Leave Jones after 3 months?

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Aug 15, 2006 8:03 pm

I've been at EDJ for 3 months.


I've started in the biz in 1999, at another firm, then was indy for the last year-and-a-half before joining Jones.  Took over an existing office after being referred by an EDJ IR who is a friend.


I'm having major 2nd thoughts about EDJ and their sales ethics. I have never (and will never) sell investments over the phone to prospects (especially to people I barely know except for what their front door-step looks like).  It just feels wrong. I care too much about people to call them from a noisy eval/grad class and sell them something I'm not even sure they need! 


My question: should I go back to being indy while I still can? I was doing well as an indy, my b/d will take me back with open arms and my old office is still available - all my previous office stuff is still there.


I feel I was greatly mislead into believing that since I was experienced and taking over an existing office, I would be mostly exempt from high door knocking expectations. I have a database of over 3,000 qualified prospects from the past 7 years and I'm now told that doesn't matter. Still must door-knock. I'm very torn up about this. I hope someone can help.




Aug 15, 2006 8:23 pm

I would suggest two things...get out your employment contract with Jones to see if there's any language in it regarding training costs or non-compete, and second, seek legal counsel.


Best of luck to you!

Aug 15, 2006 8:25 pm

Why did you join them in the first place?  Why not go to a wirehouse?

Aug 15, 2006 8:34 pm

Caring1- Frankly, your thoughts don't come across as genuine.  I have clients I've never met that are up over 50% on their investments- what is the shame in that?  Granted, I DO try to meet all clients' of significance.  Still- just do well by them and don't worry about the face time.  Besides, with some clients' your likely better off never meeting.  Sounds bizarre but often it's true in my experience.


Why would EDJ care what you are doing on a daily basis if you are gathering assets and producing?  Most firms could care less how your generating revenue as long as it's being done in a manner appropriate for the client.  Besides, 3000 "qualified prospects" should keep you very busy.

Aug 15, 2006 8:59 pm

I was less than thrilled when I learned about the "boiler room" at eval/grad.  I have accepted it by rationalizing that I only have to do it twice (PDP) and while a thirty year muni doesn't suit a lot of people, it's not a penny stock either.<?:namespace prefix = o ns = "urn:schemas-microsoft-com:office:office" />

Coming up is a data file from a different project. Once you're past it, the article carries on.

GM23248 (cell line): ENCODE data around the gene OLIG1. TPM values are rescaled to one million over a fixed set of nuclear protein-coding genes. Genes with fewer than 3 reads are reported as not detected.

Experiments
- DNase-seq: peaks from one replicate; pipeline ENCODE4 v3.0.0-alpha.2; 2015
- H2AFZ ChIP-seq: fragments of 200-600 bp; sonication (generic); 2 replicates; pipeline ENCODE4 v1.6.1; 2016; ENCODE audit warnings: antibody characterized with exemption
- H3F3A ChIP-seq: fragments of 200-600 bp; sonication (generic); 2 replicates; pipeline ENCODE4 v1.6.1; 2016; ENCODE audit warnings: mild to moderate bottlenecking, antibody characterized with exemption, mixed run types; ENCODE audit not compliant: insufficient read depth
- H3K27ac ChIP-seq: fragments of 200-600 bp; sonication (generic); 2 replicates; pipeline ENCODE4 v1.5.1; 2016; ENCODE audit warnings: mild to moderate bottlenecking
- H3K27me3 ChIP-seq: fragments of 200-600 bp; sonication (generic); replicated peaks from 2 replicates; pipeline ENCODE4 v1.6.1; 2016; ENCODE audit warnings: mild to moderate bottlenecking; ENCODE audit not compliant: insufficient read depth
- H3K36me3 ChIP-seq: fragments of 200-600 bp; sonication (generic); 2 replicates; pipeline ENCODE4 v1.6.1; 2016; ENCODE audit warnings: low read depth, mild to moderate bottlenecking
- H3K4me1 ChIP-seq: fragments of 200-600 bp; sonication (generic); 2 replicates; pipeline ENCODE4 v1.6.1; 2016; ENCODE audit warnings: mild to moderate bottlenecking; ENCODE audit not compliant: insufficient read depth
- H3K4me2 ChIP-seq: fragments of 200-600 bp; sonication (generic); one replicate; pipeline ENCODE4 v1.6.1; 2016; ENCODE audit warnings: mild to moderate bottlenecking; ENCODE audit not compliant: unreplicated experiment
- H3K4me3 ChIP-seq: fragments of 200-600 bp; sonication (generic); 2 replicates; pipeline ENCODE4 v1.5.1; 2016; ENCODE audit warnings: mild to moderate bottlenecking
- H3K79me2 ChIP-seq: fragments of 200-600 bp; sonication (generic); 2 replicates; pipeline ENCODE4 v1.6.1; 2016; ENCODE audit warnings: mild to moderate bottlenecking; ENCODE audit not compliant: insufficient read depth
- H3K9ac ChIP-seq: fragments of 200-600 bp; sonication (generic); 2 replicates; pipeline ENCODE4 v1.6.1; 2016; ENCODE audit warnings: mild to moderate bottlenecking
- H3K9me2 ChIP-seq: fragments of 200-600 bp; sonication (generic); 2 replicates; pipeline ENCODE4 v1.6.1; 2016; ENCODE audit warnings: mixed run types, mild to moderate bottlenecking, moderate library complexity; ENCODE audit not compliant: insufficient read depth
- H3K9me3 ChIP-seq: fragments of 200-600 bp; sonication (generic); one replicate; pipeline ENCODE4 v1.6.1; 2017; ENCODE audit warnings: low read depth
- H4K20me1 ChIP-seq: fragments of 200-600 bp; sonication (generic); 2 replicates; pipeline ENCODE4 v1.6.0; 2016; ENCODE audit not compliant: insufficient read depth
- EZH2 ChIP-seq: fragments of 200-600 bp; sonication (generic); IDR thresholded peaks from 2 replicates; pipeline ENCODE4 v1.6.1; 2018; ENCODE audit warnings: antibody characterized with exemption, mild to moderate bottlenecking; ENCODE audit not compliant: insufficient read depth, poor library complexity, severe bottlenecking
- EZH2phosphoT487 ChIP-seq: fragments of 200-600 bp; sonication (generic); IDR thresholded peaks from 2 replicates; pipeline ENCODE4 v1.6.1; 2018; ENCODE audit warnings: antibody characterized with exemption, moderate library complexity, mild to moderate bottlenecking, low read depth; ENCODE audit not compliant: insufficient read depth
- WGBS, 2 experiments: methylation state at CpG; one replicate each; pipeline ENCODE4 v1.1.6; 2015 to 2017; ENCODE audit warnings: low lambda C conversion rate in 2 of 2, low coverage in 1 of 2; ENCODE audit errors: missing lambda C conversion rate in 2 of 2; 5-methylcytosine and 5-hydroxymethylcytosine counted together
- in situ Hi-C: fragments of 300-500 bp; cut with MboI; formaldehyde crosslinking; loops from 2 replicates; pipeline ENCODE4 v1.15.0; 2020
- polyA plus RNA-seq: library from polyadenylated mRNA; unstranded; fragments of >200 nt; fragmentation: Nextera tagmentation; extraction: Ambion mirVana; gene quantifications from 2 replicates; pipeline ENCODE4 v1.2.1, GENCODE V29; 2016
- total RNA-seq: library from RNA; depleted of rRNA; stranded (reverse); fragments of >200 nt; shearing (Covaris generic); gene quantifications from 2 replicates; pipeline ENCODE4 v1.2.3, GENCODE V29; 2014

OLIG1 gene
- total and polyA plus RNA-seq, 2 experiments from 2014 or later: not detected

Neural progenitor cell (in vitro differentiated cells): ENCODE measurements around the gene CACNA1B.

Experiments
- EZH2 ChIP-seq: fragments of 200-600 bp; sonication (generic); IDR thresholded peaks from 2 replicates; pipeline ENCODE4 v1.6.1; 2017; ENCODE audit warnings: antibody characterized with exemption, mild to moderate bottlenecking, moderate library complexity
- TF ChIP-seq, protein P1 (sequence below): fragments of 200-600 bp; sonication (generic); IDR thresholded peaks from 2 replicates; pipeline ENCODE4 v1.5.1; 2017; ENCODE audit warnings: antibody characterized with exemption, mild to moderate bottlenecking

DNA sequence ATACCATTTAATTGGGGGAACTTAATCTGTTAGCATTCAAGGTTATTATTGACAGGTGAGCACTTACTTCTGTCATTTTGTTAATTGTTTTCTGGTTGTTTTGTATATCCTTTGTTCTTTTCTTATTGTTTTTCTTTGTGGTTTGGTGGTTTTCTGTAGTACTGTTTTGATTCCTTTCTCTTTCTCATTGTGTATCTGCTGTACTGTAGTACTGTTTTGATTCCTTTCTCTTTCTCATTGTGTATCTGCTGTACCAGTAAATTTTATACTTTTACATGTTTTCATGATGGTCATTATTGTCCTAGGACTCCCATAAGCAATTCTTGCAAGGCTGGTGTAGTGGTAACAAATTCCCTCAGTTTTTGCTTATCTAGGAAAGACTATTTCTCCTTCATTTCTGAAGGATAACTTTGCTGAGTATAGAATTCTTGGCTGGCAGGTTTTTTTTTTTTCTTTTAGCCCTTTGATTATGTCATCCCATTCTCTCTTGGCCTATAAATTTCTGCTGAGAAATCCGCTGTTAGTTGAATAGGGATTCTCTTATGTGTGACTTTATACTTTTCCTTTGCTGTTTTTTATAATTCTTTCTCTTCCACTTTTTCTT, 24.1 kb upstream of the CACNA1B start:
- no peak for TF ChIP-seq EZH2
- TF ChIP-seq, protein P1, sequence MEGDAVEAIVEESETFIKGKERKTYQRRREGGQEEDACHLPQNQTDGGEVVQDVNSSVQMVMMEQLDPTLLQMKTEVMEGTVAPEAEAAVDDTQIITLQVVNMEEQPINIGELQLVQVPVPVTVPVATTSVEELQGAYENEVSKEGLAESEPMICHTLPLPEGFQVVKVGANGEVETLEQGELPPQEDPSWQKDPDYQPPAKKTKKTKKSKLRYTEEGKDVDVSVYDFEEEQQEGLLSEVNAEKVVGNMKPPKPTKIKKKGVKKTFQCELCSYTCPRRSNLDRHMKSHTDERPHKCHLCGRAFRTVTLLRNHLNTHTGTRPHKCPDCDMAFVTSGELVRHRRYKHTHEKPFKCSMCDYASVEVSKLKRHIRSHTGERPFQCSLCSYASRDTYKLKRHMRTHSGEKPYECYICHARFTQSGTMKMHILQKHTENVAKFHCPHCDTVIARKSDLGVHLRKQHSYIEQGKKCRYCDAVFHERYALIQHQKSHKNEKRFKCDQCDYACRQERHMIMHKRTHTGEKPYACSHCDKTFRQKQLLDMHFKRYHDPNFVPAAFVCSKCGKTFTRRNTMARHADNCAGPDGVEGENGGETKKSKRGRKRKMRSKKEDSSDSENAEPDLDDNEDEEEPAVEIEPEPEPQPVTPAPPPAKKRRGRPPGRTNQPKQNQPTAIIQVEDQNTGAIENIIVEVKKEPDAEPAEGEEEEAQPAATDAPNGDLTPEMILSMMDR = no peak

Regarding the door knocking, ultimately, they want you to get contacts.  If you have 3000 names, enter in 25 a day and spend the rest of you time doing what YOU think is productive.


Aug 15, 2006 11:34 pm

From one Jones guy to another, have a discussion with your DL or your Regional Leader.  I can't imagine that if you are meeting expectations or better anyone from home office is giving you any trouble.  They have other fish to fry. 


You have 5 days of PDP coming up.  Set up some phone contacts with some of your prospects and the existing clients you took over.  Set some appts, do the sales pitch and then forget about it.  I know lots of people who hate the dialing for dollars approach, so you're not alone.  If I were you I'd call your RL or your mentor and see what they say. 


I was an ATL at the home office before I jumped to the field.  I didn't care, or didn't know, where the prospects came from.  As long as the results were there no big deal.

Aug 16, 2006 12:16 am

Sounds like there's more to this story...if you were doing well as an indy, why on earth did you jump to Jones in the first place?!!

Aug 16, 2006 1:48 am

Yes, something is smelling kind of fishy.

Aug 16, 2006 7:09 am
Indyone:

Sounds like there's more to this story...if you were doing well as an indy, why on earth did you jump to Jones in the first place?!!


Because Jones is actually a great firm, in spite of the negativity on this forum.


Those of you who left there left because you're grabbing at the only thing you can to survive, the siren song of the higher payout.


You're busily cutting corners at every opportunity scrambling to live like a million dollar wirehouse producer on 300,000 worth of production as an independent.


Who needs a place with a lot of light?  The thermostat can be set at 80 in the summer and 65 in the winter--just wear short sleeve shirts in summer and a sweater in winter.


Who needs to share an assistant who is there all day, why not have Mrs. Jones come in two hours a day and putter around.